Welcome to EATS, where we bring you plant-rich recipes and tips for flavorful, sustainable home cooking. Together, we will explore the world of plants, sharpen our kitchen skills, and help create a more just food system. EATS is not about what you can or can’t eat, or what you should or shouldn’t eat. It’s about eating (and cooking) more plants and enjoying every single bite.This recipe is by Amethyst Ganaway, award winning chef, food writer, and content manager for Yolélé.
Fonio is a tiny, ancient West African millet—the oldest cultivated grain on the African continent, and has been domestically grown for over 5000 years. It is seeped in folkloric creation myths in the Dogon culture of Mali, known as the seed from whence the whole universe began. It was so revered that Egyptian pharaohs and nobles were buried with it in their ancient tombs. But there is more to fonio—the grain as small as sand—than meets the eye. This whole grain is full of nutrients, vitamins, and even packs some protein. It’s so good for you that new mothers in some West African cultures are fed the grain for its dense nutritional value and even give their babies fonio amongst their first solid foods. In addition to being a nutritious food source, Fonio is also a sustainable crop. It’s easy to grow, not requiring much water, inputs, or labor since it can literally be thrown into any soil and left to germinate. This grain regenerates ecosystems and farmland ruined by climate change and desertification across the Sahel region of Africa. Companies like Yolélé are working to turn this powerful grain into a full supply chain for the smallholder farmers as well as spread the word to larger organizations who can help in the battle against climate change.
Above all, fonio is delicious. It is texturally comparable to quinoa or couscous, and cooks similarly as well. Most fonio in the western world is cleaned and processed to make cooking easier—under five minutes on the stove or steamed in the microwave. Similarly to couscous, it soaks up sauces, soups, and stews, and really any flavor you impart on it, whereas on its own it has a neutral but slightly nutty flavor. Fonio is a wonderful substitute in recipes that include wheat flour—it bakes well for cakes and cookies and even fries well, leaving a crispy golden color on the dish. This recipe is simple to make, can be prepared days ahead, and can be made savory or sweet (although this particular recipe is savory), to show the versatility of fonio and sweet potato. And the aioli can be adjusted for heat and spice, but don’t skimp and substitute for mayonnaise here—the homemade dip is well worth the effort of making it by hand!
Sweet Potato Fonio Fritters with Sweet and Spicy Aioli
WHAT YOU NEED
- 3 large egg yolks, room temp
- ½ garlic cloves, pressed or finely minced
- ½ sweet, spicy pepper (Dragon Toe, Anaheim, or Poblano), deseeded*
- ⅔ cup olive oil
- ½ lemon, juiced (about 1 tablespoon)
- Kosher salt to taste
- *Add sweet, spicy pepper to taste depending on spice level and size
- 1 ½ cups sweet potato mash
- 1 cup cooked and cooled fonio
- 3 Tbsp. all purpose flour
- ½ Tsp. kosher salt
- ¼ Tsp. allspice
- ¼ Tsp. cayenne pepper (or to taste)
- 1 large egg, well beaten
- 1 cup neutral flavored cooking oil
HOW TO MAKE IT
- In a food processor, combine the egg yolks, garlic, and pepper. Process for about 15 seconds on the highest setting. Then, slowly begin to drizzle in the oil while continuing to process. After adding about 1/2 cup of oil, turn off the processor and check the consistency. Process and drizzle in more oil if needed, then add lemon juice and salt to taste. Mix well again for about 15 seconds before transferring to an airtight container, and setting aside in the refrigerator until ready for use.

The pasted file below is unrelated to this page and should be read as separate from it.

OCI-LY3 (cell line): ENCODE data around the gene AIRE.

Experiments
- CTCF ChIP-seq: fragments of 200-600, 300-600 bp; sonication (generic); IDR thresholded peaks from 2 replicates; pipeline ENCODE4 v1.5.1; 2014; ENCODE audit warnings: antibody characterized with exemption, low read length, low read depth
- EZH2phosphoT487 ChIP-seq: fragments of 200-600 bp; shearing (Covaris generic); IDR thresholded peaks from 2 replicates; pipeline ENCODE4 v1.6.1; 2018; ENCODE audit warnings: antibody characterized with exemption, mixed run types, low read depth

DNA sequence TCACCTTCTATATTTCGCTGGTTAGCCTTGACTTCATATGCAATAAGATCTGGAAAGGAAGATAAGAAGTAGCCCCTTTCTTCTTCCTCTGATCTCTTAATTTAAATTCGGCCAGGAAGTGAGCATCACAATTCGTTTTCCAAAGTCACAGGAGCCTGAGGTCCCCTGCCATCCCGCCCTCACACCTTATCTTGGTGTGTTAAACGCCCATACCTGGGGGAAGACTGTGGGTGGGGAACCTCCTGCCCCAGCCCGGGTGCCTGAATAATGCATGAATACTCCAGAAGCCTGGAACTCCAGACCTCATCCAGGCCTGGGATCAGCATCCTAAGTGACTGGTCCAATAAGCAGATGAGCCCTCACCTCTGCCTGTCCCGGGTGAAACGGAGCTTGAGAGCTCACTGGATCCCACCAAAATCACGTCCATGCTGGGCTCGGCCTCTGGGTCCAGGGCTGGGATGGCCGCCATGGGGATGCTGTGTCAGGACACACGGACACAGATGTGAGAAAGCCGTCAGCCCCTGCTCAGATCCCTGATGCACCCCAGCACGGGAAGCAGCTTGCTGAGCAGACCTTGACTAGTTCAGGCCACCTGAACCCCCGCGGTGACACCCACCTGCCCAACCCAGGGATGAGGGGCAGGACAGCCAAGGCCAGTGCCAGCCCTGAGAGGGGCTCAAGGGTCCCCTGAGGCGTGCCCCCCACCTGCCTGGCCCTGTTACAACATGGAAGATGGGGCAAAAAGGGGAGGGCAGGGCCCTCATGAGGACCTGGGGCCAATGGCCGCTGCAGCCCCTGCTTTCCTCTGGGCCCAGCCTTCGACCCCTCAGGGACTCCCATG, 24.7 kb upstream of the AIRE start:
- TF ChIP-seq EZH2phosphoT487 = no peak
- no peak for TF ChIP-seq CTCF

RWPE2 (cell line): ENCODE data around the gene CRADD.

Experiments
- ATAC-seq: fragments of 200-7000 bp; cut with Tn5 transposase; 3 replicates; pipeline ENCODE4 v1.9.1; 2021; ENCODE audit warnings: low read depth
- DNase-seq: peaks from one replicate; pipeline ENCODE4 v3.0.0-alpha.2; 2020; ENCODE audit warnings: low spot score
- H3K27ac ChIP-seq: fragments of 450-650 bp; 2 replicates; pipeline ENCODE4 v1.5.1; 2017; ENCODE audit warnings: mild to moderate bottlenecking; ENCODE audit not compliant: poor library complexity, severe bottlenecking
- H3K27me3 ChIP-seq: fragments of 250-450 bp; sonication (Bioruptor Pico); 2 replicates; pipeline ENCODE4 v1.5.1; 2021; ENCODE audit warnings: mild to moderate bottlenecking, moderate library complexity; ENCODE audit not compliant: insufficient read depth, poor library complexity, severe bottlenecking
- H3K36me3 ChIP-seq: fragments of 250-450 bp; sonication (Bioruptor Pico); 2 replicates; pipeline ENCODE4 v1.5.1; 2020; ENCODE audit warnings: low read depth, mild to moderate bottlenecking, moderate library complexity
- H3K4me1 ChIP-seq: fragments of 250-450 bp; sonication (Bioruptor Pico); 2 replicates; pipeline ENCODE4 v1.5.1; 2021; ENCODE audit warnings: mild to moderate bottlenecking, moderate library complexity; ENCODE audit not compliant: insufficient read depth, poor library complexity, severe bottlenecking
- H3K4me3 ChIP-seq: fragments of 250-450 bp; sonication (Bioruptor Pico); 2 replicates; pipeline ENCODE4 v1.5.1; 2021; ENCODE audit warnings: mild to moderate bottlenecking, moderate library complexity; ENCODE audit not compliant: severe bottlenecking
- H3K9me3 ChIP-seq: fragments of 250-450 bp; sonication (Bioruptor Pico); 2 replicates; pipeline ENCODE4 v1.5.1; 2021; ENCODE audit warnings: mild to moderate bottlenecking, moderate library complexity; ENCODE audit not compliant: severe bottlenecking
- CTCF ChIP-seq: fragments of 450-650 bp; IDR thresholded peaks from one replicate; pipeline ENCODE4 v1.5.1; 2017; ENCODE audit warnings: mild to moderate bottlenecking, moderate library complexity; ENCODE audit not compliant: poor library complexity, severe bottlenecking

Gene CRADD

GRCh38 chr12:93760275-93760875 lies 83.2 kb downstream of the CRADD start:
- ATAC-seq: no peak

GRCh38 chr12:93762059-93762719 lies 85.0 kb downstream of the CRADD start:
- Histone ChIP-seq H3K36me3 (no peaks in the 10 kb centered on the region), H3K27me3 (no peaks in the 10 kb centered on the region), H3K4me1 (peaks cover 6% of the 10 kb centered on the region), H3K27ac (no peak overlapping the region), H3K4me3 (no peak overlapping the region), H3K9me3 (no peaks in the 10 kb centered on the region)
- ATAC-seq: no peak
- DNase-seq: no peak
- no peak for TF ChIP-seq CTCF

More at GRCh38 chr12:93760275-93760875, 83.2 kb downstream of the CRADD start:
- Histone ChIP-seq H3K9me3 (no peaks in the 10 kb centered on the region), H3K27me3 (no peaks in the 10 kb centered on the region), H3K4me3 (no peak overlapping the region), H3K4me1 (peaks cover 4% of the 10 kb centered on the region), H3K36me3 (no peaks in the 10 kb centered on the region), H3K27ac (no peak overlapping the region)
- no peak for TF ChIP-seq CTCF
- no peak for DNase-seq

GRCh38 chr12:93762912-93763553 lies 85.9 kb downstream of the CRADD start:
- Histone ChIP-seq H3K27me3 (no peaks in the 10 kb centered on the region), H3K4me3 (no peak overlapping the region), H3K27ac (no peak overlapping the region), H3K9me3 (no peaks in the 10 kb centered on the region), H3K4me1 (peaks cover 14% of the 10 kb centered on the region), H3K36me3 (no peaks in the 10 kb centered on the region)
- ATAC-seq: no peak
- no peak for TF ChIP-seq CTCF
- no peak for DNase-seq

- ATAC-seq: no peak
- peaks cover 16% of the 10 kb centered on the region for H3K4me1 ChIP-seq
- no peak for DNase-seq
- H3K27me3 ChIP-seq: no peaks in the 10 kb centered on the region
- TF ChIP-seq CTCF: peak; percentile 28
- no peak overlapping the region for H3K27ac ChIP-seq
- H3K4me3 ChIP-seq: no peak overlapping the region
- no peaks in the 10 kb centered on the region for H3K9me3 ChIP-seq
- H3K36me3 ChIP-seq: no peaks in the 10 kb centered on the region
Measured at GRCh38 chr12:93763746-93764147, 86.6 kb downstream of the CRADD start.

- In a medium bowl, add all of the fritter ingredients except the seasonings, spices, and egg. Taste, season as needed, and then add the beaten egg. Mix well until all ingredients are incorporated.
- Form into fritters about 2 inches by 2 inches round and add them to a lined baking tray. Place the fritters aside in the refrigerator for about 5 minutes to firm up.
- In a frying pan, add the cooking oil. Heat over medium high heat or for about 1 to 2 minutes. Remove the fritters from the fridge while the oil heats up. Once the oil is ready, add a few fritters in at a time, being sure to not overcrowd the pan. Cook fritters for 3 to 5 minutes before flipping and cooking an additional 3 to 5 minutes, or until fritters are golden brown.
- Remove fritters and place on a cooling rack. Cool slightly before serving with the spicy aioli.
- Fritters can be prepped ahead of time (with or without the egg), and frozen for up to 2 months.
- Cooked fritters will last in the fridge 3 to 5 days, wrapped in plastic wrap and/or stored in an airtight container.
- Fritters can be served spicy and savory, or sweet. These fritters work just as well with cinnamon and vanilla added into the fritter batter with cold ice cream served on top. The cayenne is a spicy, delicious contrast with sweet ice cream! Add peppers, green onion, or other ingredients like herbs to the potato mix for a more savory fritter.
- Roasting, baking, or microwaving whole fresh sweet potatoes adds more depth of flavor to this dish, but canned whole or mashed sweet potato works just as well. I personally roasted one and microwaved the other and both tasted good (I prefer the roasted!).
- The egg and flour in the recipe can both be substituted with plant based options and other flours.
- Aioli will last 3 to 5 days in a tightly sealed container. Add a piece of plastic wrap pressed on top of the aioli to avoid creating a skin on its top.
- Roasting the garlic and/or peppers of the aioli will impart a richer flavor.
- The food processor can be substituted with a blender or bowl and whisk!